Behind the Rake's Wicked Wager - By Sarah Mallory

Chapter One

‘Well, well, Lord Markham, have you ever seen such a bonny child?’

Jasper Coale, Viscount Markham, looked down at the baby lying in its crib and was at a loss for words. Thankfully, his sister-in-law came to his aid.

‘Fie now, Lady Andrews, when was a man ever interested in babies? I suspect the viscount is merely glad that his little godson is not screaming the house down, as he was doing during the ceremony.’ Zelah gazed down fondly at her baby son. ‘Fortunately the journey back from the church has rocked him off to sleep.’

The christening of Dominic and Zelah’s second child had been a major event and the little church at Lesserton was crowded for the ceremony. Afterwards, Dominic laid on a feast at the White Hart for the tenants and villagers to enjoy, while family and close friends were invited to Rooks Tower for an elegant and substantial repast. Zelah had the satisfaction of seeing her rooms overflowing with guests, despite the threat of snow which was always a concern during the early months of the year. She suspected no small part of the inducement to the local families to leave their firesides was the knowledge that no lesser person than Viscount Markham would be present.

Jasper had been unable to attend the christening of his niece Arabella some eighteen months earlier, but Zelah and Dominic had asked him to stand godfather for their new-born son, and only the direst winter weather would have kept him away.

The fires at Rooks Tower were banked up, the table almost groaned with the banquet it was required to support and the wine flowed freely. Jasper was sure the neighbourhood would be talking about the Coales’ hospitality for months to come. Most of the guests were gathered in the yellow salon, but Jasper had wandered across to join Zelah in the study where the baby was sleeping, watched over by his devoted nurse. Sir Arthur and Lady Andrews had followed him into the room, brimming with good humour thanks to the abundant quantities of wine and food.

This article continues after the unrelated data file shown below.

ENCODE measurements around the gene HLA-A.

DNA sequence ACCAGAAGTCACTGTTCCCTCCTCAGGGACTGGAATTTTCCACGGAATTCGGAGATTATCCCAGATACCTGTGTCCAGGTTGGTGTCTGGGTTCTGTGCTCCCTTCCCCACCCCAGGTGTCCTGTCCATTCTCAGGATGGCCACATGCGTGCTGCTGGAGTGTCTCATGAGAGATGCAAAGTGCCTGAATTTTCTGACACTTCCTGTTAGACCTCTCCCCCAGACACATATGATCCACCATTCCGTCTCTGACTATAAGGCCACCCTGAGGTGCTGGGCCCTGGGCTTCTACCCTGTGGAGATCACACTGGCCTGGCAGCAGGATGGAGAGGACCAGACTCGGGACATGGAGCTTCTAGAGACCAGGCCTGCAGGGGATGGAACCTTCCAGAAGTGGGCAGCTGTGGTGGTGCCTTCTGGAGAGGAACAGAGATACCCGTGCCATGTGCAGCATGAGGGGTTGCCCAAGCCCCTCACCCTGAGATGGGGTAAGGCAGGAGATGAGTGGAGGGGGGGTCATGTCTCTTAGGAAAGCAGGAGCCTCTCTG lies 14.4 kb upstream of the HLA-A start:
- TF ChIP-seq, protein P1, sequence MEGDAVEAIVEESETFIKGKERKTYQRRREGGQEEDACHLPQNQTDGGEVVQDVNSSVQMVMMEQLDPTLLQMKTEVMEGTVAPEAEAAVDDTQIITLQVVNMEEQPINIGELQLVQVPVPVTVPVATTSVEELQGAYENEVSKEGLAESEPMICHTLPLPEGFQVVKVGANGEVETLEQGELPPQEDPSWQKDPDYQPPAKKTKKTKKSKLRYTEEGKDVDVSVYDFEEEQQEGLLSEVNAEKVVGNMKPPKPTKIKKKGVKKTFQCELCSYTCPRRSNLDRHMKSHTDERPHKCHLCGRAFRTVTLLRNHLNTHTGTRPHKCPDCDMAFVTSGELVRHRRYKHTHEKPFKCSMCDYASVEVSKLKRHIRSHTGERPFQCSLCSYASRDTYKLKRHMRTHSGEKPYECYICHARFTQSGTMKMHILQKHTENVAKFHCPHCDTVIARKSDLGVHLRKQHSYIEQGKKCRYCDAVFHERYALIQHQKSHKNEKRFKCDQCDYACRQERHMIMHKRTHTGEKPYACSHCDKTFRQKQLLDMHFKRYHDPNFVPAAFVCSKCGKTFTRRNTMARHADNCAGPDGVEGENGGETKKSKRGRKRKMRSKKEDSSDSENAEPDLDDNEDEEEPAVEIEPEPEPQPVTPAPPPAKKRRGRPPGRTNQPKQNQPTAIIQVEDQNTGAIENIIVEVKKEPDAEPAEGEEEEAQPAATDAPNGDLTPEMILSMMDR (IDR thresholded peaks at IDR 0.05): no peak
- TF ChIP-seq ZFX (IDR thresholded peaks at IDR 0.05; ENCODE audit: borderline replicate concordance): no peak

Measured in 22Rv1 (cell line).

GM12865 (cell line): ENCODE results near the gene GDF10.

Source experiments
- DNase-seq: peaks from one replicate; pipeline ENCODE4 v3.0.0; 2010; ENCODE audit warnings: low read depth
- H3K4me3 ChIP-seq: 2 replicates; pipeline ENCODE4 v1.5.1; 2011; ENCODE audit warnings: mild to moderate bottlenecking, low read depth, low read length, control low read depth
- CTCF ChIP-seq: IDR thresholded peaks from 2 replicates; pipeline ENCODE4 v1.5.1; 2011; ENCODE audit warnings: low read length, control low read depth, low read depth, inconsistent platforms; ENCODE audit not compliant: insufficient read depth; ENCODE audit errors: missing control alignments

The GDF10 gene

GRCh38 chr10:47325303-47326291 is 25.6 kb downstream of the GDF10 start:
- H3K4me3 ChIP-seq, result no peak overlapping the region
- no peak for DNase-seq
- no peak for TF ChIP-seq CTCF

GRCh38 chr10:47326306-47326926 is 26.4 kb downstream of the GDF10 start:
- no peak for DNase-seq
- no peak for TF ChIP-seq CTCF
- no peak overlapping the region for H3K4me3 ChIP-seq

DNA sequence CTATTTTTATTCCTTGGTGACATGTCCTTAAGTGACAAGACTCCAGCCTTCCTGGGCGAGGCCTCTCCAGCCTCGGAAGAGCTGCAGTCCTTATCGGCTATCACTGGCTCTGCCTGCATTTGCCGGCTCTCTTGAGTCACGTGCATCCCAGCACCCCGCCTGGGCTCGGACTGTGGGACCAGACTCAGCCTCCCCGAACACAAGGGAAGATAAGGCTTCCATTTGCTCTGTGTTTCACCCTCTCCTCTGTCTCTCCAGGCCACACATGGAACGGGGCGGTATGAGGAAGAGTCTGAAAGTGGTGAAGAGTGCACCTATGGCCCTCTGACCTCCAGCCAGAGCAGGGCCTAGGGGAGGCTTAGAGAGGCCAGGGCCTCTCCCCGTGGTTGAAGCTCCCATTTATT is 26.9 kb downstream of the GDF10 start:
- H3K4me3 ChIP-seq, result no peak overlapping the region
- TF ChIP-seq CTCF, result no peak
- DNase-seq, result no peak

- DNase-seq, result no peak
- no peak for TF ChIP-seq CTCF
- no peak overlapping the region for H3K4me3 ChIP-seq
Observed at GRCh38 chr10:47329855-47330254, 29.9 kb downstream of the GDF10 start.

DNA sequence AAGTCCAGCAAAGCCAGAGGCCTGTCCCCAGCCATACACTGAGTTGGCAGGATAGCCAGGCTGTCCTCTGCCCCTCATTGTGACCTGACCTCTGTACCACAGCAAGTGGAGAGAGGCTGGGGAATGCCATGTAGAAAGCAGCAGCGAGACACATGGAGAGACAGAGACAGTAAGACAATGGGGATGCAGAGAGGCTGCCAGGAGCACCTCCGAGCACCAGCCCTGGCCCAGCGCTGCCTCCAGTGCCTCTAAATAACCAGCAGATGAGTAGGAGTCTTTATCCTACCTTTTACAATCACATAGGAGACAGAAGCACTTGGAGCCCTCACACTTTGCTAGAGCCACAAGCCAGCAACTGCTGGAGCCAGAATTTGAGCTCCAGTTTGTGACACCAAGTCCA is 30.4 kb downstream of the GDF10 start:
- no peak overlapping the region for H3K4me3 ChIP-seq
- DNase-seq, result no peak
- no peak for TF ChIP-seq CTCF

‘I admit I have nothing but praise for my godson while he is sleeping,’ said Jasper, glancing down into the crib.

‘It makes me quite broody,’ declared Lady Andrews, causing her husband to guffaw loudly.

‘Now, now, my dear, our breeding days are well past, thank the Lord!’

‘I am well aware of that, sir.’ The lady turned her

bright gaze upon Jasper. ‘But what of you, Lord Markham? I am sure, seeing your brother’s felicity, you must envy him his happy state.’

Jasper’s smile froze. Glancing across the crib, he saw the sudden alarm in Zelah’s dark eyes. He must respond quickly, lest they notice how pale she had grown. But even as he sought for the words his sister-in-law recovered with a laughing rejoinder.

‘Having spent the past two weeks here with his niece and godson, Lord Markham is more likely to value his freedom!’ She tucked her hand in his arm. ‘If you will excuse us, Sir Arthur, Lady Andrews, I must carry the viscount away now to speak to my sister before she leaves us...’

‘I commend your quick thinking,’ he murmured as they crossed the hall.

‘I had to do something,’ she responded quietly. ‘I did not want you to snub them for their impertinence. They are good people, and mean well.’

‘Mean well—!’ He smothered an exclamation and after a moment continued, ‘I beg your pardon, but it seems these days the whole world is eager to marry me off. I cannot look at a woman without her family hearing wedding bells.’

She chuckled. ‘Surely it has always been thus. ’Tis merely that you are more aware of it now.’

‘Perhaps you are right. I thought by leaving London I should have some respite from the incessant gossip and conjecture.’

Zelah gave a soft laugh and squeezed his arm.

‘You are nigh on thirty years old, my lord. Society considers it time you settled down and produced an heir.’

‘Society can go hang. I will not marry without love, and you know you are the only woman—’

Zelah stopped. ‘Hush, Jasper, someone may hear you.’

‘What if they do?’ He smiled down at her. ‘Dominic knows you refused me, it matters not what anyone else thinks.’

Zelah shook her head at him, trying to joke him out of his uncharacteristic seriousness.

‘For shame, my lord, what of your reputation as the wicked flirt no woman can resist? It would be sadly dented if word got out that you had been rejected.’

He looked down at her, wondering how it